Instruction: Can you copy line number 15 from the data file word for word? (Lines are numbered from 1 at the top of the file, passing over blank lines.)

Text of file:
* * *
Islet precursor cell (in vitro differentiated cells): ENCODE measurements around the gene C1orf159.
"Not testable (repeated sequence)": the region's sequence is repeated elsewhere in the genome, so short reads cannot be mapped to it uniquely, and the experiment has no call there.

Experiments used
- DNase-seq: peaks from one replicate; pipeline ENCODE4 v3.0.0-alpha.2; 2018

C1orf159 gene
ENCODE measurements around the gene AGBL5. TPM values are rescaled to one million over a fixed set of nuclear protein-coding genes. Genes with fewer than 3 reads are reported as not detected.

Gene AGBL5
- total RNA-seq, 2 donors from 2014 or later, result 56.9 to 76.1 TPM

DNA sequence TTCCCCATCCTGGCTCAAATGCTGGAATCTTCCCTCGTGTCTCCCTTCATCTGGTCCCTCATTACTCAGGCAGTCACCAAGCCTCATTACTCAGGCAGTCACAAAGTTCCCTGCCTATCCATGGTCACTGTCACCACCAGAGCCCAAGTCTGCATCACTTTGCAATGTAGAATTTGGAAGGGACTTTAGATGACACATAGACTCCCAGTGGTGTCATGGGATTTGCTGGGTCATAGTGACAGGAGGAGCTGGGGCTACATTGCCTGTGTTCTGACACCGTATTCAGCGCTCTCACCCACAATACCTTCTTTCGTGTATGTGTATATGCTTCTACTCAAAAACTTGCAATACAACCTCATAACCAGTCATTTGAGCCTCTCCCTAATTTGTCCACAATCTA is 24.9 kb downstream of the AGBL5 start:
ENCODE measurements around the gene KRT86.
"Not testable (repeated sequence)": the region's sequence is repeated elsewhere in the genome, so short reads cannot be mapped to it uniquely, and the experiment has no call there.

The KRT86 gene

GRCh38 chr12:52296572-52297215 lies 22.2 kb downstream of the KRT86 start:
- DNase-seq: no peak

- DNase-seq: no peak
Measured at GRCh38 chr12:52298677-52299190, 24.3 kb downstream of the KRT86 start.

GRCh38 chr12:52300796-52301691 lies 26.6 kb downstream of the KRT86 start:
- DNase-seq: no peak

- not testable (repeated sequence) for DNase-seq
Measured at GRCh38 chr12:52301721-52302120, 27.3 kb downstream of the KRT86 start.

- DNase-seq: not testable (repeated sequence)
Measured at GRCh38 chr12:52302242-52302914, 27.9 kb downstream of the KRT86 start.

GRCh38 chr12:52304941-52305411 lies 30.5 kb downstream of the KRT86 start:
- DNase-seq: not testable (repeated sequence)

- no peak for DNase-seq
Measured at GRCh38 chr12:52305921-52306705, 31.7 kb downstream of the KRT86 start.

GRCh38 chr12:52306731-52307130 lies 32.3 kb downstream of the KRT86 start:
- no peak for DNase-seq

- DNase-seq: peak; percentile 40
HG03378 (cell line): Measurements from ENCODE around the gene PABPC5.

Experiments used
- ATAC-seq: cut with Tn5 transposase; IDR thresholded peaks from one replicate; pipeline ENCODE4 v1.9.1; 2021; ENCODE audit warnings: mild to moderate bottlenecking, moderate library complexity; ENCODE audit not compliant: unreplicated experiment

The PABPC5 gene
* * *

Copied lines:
- DNase-seq: no peak